which is considered as the pitting potential, occurred at å 0.5 V. When the N/Ni reaches 3.462, that is the case of the highest nitrogen and lowest nickel, the passivation occurred by a slight decrease in current, followed by a break in the current then a breakdown of the passivation. The breakdown potential E p, as estimated by the extrapolation method, occurred at 0.35 V. A general view to the potentiodynamic curves of Fig. 1 reveals that sample 3 has more positive zero current potential and the lowest anodic current suggesting more resistance to corrosion The current for passivation decreases as the fraction of nitrogen to nickel increase but to a certain limit. This indicates that nitrogen promotes passivation of nitrogen stainless steel and the passivation requires a certain proportion of nickel to be present, i.e., the passivation due to nitrogen is supported by a presence of a critical percentage of nickel. The initiation of pitting is clearly retarded by the presence of nitrogen, the incubation time being prolonged, so that the extent of attack is greatly decreased. However, it may be noted that the current oscillations (specially in sample 3) indicating pit formation and repassivation. These experiments strongly suggest the important role of nitrogen for repassivation. Not so much the pit initiation is retarded by nitrogen, but the stable pit growth is suppressed by immediate repassivation. The hypothesis about the effect of the negatively charged Ny segregated beneath the passive film on the adsorption mechanism [17] of pit initiation. The accelerated dissolution rate of the passive film at the spot, where the aggressive anions are adsorbed, causes thinning of the film and approaching of the segregated Ny and the adsorbed anions (Cl). Upon breakthrough of the passive film, the repulsive interaction of segregated Ny and adsorbed Cl certainly will lead to desorption of the Cl, since the segregated species cannot move away rapidly. Moreover, the Ny will be further enriched by anodic segregation. The removal of the aggressive anions may be the reason for the fast repassivation of the pits in a wide range of potentials.

3. Results and discussion 3.2. Corrosion in FeCl3 solution 3.1. Corrosion in 1 M NaCl Figs. 2 and 3 show potentiodynamic polarization curves for the samples corroded in presence 0.05 and 0.33 Fe3+ ions, respectively. 2.0 1 2 3 4 5

1.8 1.6 1.4

Potential, V (Ag/AgCl)

Fig. 1 shows potentiodynamic polarization curves for different samples of nitrogen stainless steel in 1 M NaCl solution at 25 -C. Sample 1, where there is no nitrogen and the nickel is 8.56 wt.%, the curve indicates anodic dissolution, the Cl ions prevent passivation to occur. In samples 2 – 5, where some percentages of nitrogen are added at the same time the percentages of nickel are decreased, there is a general tendency for passivation. The break in the current as the potential increases explains this passivation. The passivation current was taken as the average current of the passive region. There is no passivation observed for sample 1 where the N/Ni ratio is almost 0 (n å 0 and Ni = 8.56 wt.%). When the N/Ni ratio is 0.036, sample 2, a small break in the anodic current is observed. If the ratio N/Ni is raised to 0.063 the zero current potential is shifted to more positive values than the other samples and the passivation current is estimated to be å 10 3 A. This passive region extended to higher potential which is shifted to more positive. The break in this passive region occurred at almost 1.2 V. The relatively high passivation current of this sample may be attributed to the higher conductivity of the passive film. When the ratio N/Ni reaches 0.101, a break in current occurred immediately after the zero current potential. The passive current is almost 2  10 5 A. The breakdown potential,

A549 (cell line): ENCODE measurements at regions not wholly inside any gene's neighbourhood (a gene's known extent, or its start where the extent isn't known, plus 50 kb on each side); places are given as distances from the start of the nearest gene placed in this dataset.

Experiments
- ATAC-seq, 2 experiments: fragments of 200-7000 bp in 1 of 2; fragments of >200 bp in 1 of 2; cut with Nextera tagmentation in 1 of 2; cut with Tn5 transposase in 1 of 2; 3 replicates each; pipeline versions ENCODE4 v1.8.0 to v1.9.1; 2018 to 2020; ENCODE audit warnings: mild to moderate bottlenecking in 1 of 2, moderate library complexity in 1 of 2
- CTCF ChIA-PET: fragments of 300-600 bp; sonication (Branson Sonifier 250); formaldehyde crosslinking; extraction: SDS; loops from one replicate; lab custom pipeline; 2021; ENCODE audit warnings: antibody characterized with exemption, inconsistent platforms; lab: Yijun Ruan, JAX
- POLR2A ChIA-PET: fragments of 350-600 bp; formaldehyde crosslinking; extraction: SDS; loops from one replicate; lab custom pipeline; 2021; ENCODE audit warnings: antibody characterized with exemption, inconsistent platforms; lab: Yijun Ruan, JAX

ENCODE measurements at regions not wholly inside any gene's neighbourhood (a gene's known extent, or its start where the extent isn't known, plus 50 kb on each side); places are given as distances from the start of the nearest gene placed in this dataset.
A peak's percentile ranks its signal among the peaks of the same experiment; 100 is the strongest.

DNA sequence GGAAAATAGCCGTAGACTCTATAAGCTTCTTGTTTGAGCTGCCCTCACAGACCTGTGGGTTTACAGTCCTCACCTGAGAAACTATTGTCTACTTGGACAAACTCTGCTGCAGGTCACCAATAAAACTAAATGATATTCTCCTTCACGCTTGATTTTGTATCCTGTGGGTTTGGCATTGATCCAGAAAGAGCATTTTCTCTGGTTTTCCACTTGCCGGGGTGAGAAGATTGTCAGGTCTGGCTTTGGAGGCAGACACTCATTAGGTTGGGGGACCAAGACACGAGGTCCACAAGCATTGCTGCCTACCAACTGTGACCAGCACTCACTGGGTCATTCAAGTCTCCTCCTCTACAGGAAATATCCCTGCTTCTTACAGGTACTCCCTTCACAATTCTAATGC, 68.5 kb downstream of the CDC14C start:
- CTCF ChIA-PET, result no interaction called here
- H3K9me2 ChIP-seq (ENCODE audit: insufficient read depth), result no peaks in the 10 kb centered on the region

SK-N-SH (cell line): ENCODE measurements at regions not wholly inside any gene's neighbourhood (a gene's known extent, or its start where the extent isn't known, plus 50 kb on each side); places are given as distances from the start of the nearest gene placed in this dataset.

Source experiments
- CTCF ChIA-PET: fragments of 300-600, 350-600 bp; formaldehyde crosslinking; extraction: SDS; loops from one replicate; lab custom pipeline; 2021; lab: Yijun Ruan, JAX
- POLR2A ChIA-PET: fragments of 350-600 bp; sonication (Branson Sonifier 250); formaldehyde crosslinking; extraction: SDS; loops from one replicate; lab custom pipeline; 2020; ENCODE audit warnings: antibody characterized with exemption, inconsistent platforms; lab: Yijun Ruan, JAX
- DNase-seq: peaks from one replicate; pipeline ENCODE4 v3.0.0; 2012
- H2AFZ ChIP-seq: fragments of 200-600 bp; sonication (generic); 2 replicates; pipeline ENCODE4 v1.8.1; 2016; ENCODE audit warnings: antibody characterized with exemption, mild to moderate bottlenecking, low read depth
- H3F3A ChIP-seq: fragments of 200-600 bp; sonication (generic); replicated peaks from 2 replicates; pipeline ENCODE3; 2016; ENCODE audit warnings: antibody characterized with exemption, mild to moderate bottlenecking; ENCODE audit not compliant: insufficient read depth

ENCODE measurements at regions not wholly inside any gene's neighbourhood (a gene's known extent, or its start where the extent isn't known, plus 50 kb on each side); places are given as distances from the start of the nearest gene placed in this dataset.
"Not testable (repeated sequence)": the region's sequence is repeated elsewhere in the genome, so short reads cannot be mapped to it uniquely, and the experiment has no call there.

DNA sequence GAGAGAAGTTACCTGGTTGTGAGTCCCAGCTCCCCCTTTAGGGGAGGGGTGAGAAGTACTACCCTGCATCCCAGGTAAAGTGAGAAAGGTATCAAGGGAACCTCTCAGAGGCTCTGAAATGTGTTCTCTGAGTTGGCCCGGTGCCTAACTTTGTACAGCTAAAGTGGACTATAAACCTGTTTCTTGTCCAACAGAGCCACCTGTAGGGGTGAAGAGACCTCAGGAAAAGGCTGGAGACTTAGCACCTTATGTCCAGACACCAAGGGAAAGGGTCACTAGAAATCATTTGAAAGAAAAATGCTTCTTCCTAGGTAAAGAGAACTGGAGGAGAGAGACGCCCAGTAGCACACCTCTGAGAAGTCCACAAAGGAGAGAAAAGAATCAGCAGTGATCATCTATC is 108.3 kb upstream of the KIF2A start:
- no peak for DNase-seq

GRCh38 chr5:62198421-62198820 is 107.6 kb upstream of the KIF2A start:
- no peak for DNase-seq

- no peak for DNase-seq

1.2 1.0 0.8 0.6 0.4 0.2 0.0 -0.2 -0.4 -0.6 10-9

10-8

10-7

10-6

10-5

10-4

10-3

Current density, A cm

10-2

10-1

100

-2

Fig. 1. Potentiodynamic polarization curves for different samples of nitrogen stainless steel in 1 M NaCl solution.

F.M. Bayoumi, W.A. Ghanem / Materials Letters 59 (2005) 3311 – 3314

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2.0 1.8

1 2 3 4 5

1.6

Potential, V (Ag/AgCl)

1.4 1.2 1.0 0.8 0.6 0.4 0.2 0.0 -0.2 -0.4 -0.6 10-9

10-8

10-7

10-6

10-5

10-4

Current density, A cm

10-3

10-2

10-1

100

-2

Fig. 2. Potentiodynamic polarization curves for different samples of nitrogen stainless steel in 0.05 M FeCl3 solution, the total Cl 1 M.

The total Cl ions content was adjusted to 1 M by adding corresponding amounts of NaCl to The FeCl3 solution. Generally, samples 1 and 2 showed no passivation. Samples 3, 4 and 5 showed passivation as indicated by the break in the current in the anodic region. Sample 3, where the N/Ni ratio is 0.063 the average passivation current is å 10 3 A and the breakdown potential occurred at 1.2 V, it also has the lowest anodic current. When the ratio is N/Ni 0.101 the current break at an average passivation current 5  10 4 A and the breakdown potential, E p, is 0.35 V. If the ratio N/Ni reached 3.462, i.e. almost no nickel, the high wt.% of nitrogen could only lower the current, after the zero current potential, to a value of 5  10 5 A, but immediately the current increase again. It is noteworthy to observe that the mode of passivation in sample 3 where there is a medium addition of nitrogen and nickel, is different from that for sample 5 where the nitrogen is greatest and the nickel is almost non. In sample 3, the